HARRISBURG, Pa. (WHTM) — In less than a week, at the Pennsylvania Capitol, Josh Shapiro will be sworn in as Pennsylvania’s 48th governor. On Wednesday, Jan. 11, Shapiro continued a soon-to-be governor tradition by visiting the farm show.

Amid the food and photos, abc27’s Dennis Owens had a few questions about Pennsylvania’s turbulent political landscape.

Shapiro didn’t kiss babies, but he did talk to kids and promised to extend his hand to both parties to end the partisan gridlock currently gripping Harrisburg.

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“We’re going to have a reset when I’m governor. We’re going to get back around the table. We’re going to talk again, and we’re going to find some common ground again, and where we have disagreements we’re going to work at it and we’re going to try to find that common ground. We’re going to be back to legislating again,” Shapiro said.

Shapiro did not offer an opinion on State Senate Republicans putting two other constitutional amendments into a bill, that would let sex abuse survivors sue their perpetrators, he strongly supports. However, he noted that the proposals should have been law by now.

“The actions by the Wolf administration where they failed to properly notify, that was shameful. I’ve said that, the governor has said that, and so we got to get this to the voters as quickly as possible,” Shapiro added.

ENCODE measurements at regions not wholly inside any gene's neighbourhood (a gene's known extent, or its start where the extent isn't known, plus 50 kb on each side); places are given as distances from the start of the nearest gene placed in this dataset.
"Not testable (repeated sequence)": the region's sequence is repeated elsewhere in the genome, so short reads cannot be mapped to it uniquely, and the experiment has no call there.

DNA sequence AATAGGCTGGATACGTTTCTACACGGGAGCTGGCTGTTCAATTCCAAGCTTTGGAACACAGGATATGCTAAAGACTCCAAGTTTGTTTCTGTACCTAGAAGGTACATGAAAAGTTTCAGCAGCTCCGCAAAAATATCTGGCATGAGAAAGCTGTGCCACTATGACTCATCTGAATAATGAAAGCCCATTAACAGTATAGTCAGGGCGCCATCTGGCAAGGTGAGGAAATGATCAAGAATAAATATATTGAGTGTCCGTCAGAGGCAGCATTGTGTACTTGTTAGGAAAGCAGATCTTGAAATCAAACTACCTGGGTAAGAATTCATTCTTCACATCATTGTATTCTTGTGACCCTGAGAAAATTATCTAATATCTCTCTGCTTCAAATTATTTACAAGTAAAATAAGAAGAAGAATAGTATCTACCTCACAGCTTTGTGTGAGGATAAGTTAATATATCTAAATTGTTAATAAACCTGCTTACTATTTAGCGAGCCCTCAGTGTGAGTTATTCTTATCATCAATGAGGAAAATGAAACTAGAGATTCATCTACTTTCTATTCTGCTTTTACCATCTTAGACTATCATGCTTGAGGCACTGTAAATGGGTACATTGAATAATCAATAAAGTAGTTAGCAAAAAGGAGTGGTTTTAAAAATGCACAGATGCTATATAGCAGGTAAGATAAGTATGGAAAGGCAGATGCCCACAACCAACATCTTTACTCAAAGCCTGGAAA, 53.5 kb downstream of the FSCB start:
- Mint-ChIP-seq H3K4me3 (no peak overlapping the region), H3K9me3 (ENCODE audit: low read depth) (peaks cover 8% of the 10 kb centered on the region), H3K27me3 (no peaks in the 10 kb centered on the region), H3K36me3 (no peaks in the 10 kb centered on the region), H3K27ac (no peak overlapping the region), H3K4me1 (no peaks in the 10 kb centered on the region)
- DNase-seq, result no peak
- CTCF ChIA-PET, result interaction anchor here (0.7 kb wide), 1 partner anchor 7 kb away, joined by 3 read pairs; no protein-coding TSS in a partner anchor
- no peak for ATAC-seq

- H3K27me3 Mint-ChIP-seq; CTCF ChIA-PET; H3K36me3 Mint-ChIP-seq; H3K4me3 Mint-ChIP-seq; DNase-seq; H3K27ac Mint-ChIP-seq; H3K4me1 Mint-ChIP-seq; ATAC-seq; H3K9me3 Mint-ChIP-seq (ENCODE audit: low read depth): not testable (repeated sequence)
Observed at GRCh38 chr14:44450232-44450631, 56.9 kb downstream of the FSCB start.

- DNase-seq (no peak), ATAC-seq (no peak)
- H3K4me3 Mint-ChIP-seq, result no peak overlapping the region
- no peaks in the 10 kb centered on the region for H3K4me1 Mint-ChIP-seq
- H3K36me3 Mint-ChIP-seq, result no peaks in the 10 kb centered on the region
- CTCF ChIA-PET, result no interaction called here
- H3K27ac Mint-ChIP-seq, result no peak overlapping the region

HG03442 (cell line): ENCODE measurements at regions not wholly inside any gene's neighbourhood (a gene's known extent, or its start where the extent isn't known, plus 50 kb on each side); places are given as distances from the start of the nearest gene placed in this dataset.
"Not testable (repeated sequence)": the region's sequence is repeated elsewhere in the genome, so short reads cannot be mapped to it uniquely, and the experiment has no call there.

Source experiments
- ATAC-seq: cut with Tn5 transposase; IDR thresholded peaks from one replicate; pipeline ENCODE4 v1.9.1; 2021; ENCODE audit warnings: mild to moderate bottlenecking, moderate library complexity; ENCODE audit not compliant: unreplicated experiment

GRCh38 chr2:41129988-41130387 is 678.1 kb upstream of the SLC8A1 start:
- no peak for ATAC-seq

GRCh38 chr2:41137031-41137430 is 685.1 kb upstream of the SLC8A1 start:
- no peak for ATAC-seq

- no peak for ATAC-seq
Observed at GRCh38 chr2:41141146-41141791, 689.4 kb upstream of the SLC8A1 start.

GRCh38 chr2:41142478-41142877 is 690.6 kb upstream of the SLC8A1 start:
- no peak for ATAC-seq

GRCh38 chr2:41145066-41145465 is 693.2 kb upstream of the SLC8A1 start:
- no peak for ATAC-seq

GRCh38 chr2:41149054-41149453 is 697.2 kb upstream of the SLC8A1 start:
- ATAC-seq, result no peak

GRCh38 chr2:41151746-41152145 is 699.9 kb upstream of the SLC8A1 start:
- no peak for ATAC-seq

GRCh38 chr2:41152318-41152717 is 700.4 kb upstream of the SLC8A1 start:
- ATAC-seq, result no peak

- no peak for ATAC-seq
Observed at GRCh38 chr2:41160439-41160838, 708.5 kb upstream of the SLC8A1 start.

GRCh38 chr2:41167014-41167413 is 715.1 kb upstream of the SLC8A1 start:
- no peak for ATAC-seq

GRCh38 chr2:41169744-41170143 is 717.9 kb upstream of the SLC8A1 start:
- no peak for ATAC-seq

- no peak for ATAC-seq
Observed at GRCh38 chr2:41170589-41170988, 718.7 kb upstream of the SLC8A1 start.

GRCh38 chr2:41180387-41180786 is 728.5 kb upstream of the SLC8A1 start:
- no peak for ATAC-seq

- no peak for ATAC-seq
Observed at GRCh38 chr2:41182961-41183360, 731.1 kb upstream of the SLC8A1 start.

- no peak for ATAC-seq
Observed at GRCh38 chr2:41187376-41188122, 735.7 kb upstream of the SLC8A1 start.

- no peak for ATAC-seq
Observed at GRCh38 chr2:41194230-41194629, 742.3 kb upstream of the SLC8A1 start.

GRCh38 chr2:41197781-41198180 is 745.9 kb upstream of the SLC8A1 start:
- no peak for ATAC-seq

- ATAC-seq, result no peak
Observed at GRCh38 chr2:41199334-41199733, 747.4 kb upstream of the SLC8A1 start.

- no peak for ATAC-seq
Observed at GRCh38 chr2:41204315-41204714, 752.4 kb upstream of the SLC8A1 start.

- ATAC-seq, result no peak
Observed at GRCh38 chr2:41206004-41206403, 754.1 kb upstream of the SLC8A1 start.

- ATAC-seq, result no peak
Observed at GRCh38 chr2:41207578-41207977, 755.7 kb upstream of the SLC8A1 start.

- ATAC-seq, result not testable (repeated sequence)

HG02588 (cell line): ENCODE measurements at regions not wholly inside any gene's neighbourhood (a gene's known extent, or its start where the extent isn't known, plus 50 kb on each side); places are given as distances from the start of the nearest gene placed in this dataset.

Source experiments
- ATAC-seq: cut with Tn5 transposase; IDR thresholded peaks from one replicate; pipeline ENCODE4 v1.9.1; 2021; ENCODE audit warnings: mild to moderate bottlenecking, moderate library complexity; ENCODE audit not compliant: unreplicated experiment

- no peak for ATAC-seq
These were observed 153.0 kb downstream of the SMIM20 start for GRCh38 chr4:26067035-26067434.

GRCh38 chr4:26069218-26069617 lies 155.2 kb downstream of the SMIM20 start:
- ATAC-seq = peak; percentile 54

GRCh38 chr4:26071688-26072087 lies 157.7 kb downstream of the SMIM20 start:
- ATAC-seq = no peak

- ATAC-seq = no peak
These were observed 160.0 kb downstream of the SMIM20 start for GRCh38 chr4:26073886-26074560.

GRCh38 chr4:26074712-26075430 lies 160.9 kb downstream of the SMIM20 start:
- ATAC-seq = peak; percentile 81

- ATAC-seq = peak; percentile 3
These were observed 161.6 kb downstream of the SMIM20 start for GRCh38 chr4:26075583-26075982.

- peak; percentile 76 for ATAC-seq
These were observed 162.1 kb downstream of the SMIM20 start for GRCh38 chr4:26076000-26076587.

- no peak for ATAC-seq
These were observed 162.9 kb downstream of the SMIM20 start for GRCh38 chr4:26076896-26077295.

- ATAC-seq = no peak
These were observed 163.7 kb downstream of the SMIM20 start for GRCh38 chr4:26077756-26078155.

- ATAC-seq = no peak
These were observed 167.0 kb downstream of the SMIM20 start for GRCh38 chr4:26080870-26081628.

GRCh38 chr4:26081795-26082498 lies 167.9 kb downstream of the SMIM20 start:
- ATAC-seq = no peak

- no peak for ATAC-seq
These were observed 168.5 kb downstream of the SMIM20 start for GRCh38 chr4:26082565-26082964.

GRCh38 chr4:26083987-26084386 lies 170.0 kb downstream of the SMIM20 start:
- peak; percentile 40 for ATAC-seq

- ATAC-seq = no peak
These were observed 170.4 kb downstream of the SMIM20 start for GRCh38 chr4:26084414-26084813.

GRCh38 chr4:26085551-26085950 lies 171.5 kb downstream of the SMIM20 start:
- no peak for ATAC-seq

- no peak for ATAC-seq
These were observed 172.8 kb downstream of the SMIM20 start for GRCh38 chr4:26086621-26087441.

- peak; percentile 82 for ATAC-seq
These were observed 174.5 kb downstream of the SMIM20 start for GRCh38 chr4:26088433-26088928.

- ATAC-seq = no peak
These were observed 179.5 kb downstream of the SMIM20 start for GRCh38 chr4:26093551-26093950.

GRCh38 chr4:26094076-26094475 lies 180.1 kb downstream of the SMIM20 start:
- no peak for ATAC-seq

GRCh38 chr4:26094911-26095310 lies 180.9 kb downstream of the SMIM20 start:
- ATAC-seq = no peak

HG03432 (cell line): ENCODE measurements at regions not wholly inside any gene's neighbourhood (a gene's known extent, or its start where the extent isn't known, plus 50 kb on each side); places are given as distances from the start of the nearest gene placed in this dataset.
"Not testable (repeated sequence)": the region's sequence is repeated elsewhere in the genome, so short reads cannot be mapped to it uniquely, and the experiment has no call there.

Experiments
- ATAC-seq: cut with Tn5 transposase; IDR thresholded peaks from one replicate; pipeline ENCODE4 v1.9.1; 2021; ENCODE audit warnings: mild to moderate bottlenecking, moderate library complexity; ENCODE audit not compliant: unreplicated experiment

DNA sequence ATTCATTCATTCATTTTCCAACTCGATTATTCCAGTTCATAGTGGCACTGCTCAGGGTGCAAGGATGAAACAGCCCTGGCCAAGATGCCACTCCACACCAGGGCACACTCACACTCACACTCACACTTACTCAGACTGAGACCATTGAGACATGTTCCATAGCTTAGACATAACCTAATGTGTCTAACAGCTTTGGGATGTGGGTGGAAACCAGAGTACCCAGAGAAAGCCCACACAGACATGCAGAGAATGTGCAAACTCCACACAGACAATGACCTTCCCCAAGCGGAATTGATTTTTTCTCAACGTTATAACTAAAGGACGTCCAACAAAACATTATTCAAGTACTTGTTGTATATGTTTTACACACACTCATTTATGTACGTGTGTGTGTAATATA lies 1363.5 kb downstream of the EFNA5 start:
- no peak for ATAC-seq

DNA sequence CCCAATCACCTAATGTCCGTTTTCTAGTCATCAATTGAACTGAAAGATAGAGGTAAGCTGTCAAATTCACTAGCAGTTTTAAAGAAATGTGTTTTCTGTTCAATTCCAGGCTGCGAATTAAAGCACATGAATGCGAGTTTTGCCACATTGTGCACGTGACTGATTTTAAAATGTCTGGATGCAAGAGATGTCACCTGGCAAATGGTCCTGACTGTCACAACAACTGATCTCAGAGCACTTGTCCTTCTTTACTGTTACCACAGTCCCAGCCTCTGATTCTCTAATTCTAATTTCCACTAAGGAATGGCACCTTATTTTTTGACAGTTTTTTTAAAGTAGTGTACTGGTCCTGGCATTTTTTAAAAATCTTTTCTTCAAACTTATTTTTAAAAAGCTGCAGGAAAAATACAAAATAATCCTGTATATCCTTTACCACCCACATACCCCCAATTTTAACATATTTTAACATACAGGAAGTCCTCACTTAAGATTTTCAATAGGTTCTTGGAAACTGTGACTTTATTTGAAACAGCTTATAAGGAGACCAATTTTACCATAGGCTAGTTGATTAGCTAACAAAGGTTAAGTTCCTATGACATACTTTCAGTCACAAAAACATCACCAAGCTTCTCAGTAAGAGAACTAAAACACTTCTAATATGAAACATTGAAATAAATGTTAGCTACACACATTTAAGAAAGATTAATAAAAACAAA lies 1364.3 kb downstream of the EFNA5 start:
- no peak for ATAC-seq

Shapiro’s credibility in agriculture is a stretch, but his political credibility is rock solid; He is the first governor since Bob Casey to have been a state lawmaker.

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“Republicans and Democrats have reached out to say, ‘I heard you talk about this issue on the campaign. I have a bill that does that, will you be willing to work with me on that?’ And of course, the answer is yes,” said Shapiro.

Shapiro says he was surprised by the selection of Mark Rozzi as speaker of the house. Shapiro also said he sees the paralysis in the house but is confident that it will sort itself out.

“What the voters made clear is they don’t want extremism and they want us getting stuff done, and however you slice it’s an evenly divided house,” Shapiro said.

Also divided, Shapiro’s opinions of the new orange cream flavored farm show milk shake. “It was good. It was way better with the vanilla ice cream in it, but I’m still a black and white guy. That’s the shake I get every time.”

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Overall, it was a lighthearted trip to the Pennsylvania Farm Show. The intensity will ramp up for Shapiro next week when he becomes the governor of Pennsylvania.